We finally queued up for Goliath, which I felt the line could’ve gone a little quicker as the grouper at the Flash Pass/single rider merge point was leaving a lot of space on the stairs, but we still got on. One of the things that I didn’t notice at my last visit was that Goliath’s station is so small that there can't really be large queues for each rows, so seating is assigned. While I wish I had been able to get back row, since I got front last time, I still went for the back-most row of three assigned; row eight. I could’ve gone in row six for the meme, but I wanted the best airtime possible, especially on that drop. And boy was I not disappointed.
While even in the front Goliath’s drop was more intense than Millennium Force’s, it was much crazier this time around. The first overbank is pretty cool, with some head choppers with the supports, but what I remembered as a very weak pop of airtime on the one airtime hill was now a strong ejector moment. I don’t remember much of the dive loop that followed; it was probably cool, but to me it doesn’t stand out as much as the massive zero-g stall right after. One would expect the stall to have crazy hangtime, but it doesn’t, rather it just feels like you’re upside down yet rightside up at the same time. The turn afterwards is my least favorite part; the way it’s shaped makes it seem like you might get airtime on the two bumps, but there’s none. The rise into brakes gave some strong floater. Everyone in my party agreed it was the best ride at the park.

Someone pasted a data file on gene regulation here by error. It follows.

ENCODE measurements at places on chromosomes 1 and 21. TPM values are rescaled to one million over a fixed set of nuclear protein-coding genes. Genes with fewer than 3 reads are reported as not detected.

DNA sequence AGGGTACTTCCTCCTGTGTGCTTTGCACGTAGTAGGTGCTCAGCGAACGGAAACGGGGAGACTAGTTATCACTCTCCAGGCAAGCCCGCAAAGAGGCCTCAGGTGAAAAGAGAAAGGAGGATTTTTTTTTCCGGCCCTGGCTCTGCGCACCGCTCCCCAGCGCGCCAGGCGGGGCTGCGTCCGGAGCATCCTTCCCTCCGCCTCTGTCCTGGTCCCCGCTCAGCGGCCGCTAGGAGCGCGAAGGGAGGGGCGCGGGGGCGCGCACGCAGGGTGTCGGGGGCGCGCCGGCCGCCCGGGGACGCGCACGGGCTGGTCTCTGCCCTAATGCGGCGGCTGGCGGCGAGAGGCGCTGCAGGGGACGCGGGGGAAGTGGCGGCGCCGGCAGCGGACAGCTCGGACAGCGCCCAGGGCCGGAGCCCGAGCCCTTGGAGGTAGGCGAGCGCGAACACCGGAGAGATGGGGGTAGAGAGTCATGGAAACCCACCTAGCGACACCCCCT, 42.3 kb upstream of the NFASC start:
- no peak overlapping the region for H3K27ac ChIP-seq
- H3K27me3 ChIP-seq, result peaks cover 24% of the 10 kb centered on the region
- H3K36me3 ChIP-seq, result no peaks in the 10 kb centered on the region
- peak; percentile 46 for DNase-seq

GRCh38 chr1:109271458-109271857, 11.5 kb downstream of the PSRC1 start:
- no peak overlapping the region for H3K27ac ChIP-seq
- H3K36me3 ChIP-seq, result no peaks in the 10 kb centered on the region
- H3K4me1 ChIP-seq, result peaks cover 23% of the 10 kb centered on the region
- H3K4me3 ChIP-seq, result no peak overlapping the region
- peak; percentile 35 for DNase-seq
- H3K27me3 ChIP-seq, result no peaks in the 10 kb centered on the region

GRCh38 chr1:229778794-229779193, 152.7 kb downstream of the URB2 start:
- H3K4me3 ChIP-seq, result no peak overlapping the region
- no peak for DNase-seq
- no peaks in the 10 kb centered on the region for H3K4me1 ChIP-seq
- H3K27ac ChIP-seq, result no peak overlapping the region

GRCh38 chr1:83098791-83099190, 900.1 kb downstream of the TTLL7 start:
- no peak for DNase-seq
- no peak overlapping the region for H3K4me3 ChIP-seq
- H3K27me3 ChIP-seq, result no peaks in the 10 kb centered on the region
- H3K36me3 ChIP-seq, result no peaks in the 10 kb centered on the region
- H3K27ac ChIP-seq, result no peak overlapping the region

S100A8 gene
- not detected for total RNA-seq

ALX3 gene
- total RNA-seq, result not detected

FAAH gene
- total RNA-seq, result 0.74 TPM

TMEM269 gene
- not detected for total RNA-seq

In the gift shop I noticed a cool Goliath shirt. Well, it was basically my Maverick shirt, but the triangles were orange, and a silhouette side view of Goliath’s lift hill replaced the one of Maverick’s drop. I also saw a member of Ohio Valley Coasters wearing a Top Thrill Dragster shirt with a similar design on one of their Instagram posts, so I assume that there’s one company who makes this design for any coaster. I still think the Maverick shirt is the best on out of those because the colors mixed better with the dark blue.
Marisa decided we should get something to eat after that, and we were initially all set on Johnny Rockets. At first, she didn’t realize that it was a Johnny Rocket’s because she could only see the section of the stand that “Burgers” and thought it was a generic Six Flags eatery, but I told her I knew there was a Johnny Rockets in that location, and I proved her wrong. “Never doubt Frank,” Maia said. Unfortunately, there was no air conditioning, so we instead went to the Mooseburger Lounge. The burgers were nothing special, probably could’ve benefitted from a little more heat, though.